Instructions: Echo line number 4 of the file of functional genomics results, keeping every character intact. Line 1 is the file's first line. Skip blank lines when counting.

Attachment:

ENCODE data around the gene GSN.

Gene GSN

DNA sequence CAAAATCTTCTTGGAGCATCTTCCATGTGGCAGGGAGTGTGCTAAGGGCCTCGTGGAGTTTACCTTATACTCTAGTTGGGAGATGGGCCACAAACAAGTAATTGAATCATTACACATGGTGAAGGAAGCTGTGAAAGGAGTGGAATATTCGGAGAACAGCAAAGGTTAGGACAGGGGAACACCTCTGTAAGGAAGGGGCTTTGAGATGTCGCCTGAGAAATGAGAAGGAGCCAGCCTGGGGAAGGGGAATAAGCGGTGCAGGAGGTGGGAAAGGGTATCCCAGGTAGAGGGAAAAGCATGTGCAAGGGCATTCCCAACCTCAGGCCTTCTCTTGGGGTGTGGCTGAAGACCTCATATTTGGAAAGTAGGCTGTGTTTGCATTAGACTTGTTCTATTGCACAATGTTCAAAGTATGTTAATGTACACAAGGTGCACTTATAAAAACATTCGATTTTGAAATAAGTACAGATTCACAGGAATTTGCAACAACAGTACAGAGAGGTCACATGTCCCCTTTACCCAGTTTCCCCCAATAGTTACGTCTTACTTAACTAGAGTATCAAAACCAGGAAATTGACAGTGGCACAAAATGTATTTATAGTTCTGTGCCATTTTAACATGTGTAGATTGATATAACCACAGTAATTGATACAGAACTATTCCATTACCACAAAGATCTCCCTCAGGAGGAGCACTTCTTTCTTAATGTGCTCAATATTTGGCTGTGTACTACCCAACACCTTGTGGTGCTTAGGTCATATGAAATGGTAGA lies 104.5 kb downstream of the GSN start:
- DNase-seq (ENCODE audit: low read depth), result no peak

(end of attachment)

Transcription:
- DNase-seq (ENCODE audit: low read depth), result no peak